La Fayette the other two regiments holding my rear and left flank. On our right, toward Pea Vine Church, a brigade of rebel infantry, under General Strahl, occupied the road toward Gordon's Mills. I immediately determined to cut my way through this and join General Crittenden at Gordon's Mills. Leaving a strong line of skirmishers facing the rear, left, and front, I, with the remainder of the command, charged Strahl's command, driving back his left and opening the road to Napier's Gap, in the Pea Vine Ridge, safely withdrawing my command by that route, and joining General Crittenden at midnight.
On the next day my command made a reconnaissance to Pea Vine Church, discovering a considerable number of rebels in that vicinity. The day after we rejoined General Reynolds at Cooper's Gap.
On the 17th we were sent down Chickamauga Creek to guard the crossing at Alexander's Bridge, 3 miles below Gordon's Mills.
On the 18th, at 10 a. m., we were attacked by a brigade of rebel infantry, but our position being a strong one we repulsed them easily. Colonel Minty, being at Reed's Bridge, 2 miles below, with a brigade of cavalry, sent a pressing request for help. I sent Colonel Miller with the Seventy-second Indiana and seven companies of the One hundred and twenty-third Illinois and a section of the Eighteenth Indiana Battery to his assistance. Soon after three brigades of rebel infantry again attempted to carry my position. We repulsed them, however, with severe loss to them. At 5 p. m. a picket stationed in my rear reported a strong force of rebel infantry in my rear. Having driven the cavalry away from a ford below me, I immediately commenced withdrawing my forces in the direction of Gordon's Mills, and intercepted the force that was trying to surround me, when, being re-enforced by two regiments of infantry from General Wood's division and Colonel Miller returning to my assistance, we held the rebels from farther advance until morning, although they made a desperate attempt to drive us at 9 o'clock at night.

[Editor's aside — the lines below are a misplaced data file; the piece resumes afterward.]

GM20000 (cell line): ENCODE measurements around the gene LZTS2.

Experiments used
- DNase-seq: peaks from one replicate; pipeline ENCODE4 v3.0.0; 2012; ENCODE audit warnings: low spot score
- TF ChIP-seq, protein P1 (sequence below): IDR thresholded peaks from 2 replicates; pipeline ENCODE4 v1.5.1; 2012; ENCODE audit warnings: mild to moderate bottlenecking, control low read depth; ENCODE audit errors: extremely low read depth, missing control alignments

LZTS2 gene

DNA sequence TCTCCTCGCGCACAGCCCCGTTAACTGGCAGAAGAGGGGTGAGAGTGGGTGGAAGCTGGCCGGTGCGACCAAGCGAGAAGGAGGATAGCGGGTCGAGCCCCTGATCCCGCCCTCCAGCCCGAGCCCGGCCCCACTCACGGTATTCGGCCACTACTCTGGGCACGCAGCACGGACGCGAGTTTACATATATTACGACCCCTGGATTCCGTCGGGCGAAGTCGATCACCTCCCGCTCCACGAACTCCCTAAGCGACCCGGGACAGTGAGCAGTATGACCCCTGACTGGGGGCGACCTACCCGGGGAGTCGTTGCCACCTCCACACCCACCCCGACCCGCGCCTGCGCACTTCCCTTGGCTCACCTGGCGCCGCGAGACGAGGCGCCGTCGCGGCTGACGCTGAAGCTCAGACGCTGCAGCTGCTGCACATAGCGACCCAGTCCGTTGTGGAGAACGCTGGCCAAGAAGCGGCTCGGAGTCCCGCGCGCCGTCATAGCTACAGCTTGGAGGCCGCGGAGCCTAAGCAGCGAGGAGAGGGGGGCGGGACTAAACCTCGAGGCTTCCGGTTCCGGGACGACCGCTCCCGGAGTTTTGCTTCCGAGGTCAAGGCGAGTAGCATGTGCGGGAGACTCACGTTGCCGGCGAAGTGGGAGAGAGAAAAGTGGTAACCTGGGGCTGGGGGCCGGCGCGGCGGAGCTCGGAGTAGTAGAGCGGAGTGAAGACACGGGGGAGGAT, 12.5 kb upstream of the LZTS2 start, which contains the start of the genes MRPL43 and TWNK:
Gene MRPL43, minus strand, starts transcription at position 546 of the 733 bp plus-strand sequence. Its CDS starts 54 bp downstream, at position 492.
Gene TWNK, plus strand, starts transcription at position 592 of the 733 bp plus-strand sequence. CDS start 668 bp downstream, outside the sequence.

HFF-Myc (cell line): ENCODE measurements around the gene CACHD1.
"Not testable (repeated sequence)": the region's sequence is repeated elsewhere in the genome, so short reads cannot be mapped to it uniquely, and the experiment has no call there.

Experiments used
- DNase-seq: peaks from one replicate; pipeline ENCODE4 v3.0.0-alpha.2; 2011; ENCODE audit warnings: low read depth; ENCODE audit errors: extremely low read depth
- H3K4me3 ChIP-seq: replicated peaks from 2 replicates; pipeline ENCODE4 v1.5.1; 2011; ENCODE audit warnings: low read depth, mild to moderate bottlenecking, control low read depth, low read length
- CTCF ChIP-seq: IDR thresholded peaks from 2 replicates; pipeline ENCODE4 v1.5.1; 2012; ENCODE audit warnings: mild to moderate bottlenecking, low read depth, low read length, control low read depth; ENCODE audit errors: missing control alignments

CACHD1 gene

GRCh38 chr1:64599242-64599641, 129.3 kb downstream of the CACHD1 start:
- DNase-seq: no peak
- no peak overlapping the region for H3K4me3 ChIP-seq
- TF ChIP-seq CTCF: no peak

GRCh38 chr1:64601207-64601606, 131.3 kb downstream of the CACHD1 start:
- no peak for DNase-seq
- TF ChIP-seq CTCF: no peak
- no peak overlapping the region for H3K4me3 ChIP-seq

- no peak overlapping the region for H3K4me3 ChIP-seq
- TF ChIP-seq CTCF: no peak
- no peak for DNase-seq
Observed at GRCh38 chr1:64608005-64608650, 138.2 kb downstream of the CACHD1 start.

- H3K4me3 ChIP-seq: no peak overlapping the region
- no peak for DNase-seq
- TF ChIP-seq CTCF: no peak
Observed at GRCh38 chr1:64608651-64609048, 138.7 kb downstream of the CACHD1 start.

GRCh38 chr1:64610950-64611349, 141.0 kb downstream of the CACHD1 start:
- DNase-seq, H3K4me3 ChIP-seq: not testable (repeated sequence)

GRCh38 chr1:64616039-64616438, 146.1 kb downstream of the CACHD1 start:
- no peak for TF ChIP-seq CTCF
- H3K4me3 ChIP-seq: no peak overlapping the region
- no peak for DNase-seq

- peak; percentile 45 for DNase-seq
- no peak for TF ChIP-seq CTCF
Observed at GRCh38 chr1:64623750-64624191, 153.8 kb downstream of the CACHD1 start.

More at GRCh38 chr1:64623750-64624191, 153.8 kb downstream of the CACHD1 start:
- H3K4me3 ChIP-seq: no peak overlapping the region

On the morning of the 19th I received orders from department headquarters to take up a position "on the right fighting flank of our army, and keep the department commander advised of events in that vicinity." I immediately occupied the woods at the edge of a field on the west side of the road from Gordon's Mills to Rossville, at a point where the road from Alexander's Bridge and the fords in the vicinity of Napier's Gap intersect that road, being satisfied that the rebels would attempt an advance in that direction. At about 1 p. m. heavy fighting was heard in my front, and by General Critenden's order I advanced my line across the road, when, seeing a rebel column in the act of flanking a battery of General Davis' command, I sent two regiments to the right to repel them. This was done in handsome style by Colonels Monroe and Miller, with their regiments, when my skirmishers reported a heavy rebel column flanking my left under cover of the woods. I now brought my entire command double-quick back to their original position, changing direction to my left with two regiments, and opened a deadly fire on a dense mass of rebels, enfilading their left flank as they were making way (across the road to Gordon's Mills) in the open ground in front of Mrs. Glenn's house, first staggering them and soon routing them in confusion, driving them back into the woods east.
In a few moments this or another column of rebels came out of the woods near Vineyard's house, moving obliquely at and to my right, driving General Davis' command before them. General Crit-